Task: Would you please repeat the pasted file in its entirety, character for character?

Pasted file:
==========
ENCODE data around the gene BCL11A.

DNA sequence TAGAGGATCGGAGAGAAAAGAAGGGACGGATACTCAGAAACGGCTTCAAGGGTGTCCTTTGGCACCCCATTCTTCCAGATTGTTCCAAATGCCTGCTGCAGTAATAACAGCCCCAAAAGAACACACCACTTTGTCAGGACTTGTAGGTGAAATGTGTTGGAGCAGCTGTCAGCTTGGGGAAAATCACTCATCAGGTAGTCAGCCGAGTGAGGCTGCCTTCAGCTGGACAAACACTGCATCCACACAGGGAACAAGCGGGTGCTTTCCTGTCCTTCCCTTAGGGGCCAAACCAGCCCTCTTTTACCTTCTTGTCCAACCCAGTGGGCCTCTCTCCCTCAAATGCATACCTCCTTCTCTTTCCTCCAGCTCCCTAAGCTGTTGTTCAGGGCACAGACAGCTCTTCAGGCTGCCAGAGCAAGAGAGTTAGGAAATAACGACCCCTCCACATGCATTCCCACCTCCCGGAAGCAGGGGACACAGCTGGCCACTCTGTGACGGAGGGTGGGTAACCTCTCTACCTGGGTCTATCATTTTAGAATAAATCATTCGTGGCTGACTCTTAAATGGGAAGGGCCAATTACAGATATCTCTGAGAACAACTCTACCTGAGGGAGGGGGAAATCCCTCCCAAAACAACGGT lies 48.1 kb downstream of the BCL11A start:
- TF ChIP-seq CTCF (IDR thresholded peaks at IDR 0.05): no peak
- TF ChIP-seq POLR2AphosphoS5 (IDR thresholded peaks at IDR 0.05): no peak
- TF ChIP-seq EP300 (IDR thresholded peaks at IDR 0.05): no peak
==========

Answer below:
ENCODE data around the gene BCL11A.

DNA sequence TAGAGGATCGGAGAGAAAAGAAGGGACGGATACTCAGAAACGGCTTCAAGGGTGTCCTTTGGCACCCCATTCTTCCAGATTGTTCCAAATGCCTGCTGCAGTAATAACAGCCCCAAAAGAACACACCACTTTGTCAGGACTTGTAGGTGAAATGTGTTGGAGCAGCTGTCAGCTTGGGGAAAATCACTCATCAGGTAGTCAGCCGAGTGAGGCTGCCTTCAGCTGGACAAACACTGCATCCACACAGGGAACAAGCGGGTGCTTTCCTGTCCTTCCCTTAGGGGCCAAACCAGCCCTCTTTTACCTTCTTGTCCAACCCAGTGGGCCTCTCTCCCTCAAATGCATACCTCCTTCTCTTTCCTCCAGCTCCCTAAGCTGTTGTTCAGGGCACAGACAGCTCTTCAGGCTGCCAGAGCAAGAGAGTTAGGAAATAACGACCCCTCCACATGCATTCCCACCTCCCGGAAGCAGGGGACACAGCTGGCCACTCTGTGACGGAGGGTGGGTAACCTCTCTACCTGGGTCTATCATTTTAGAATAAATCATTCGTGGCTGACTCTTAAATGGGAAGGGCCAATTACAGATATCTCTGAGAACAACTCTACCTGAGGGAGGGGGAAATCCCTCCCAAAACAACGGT lies 48.1 kb downstream of the BCL11A start:
- TF ChIP-seq CTCF (IDR thresholded peaks at IDR 0.05): no peak
- TF ChIP-seq POLR2AphosphoS5 (IDR thresholded peaks at IDR 0.05): no peak
- TF ChIP-seq EP300 (IDR thresholded peaks at IDR 0.05): no peak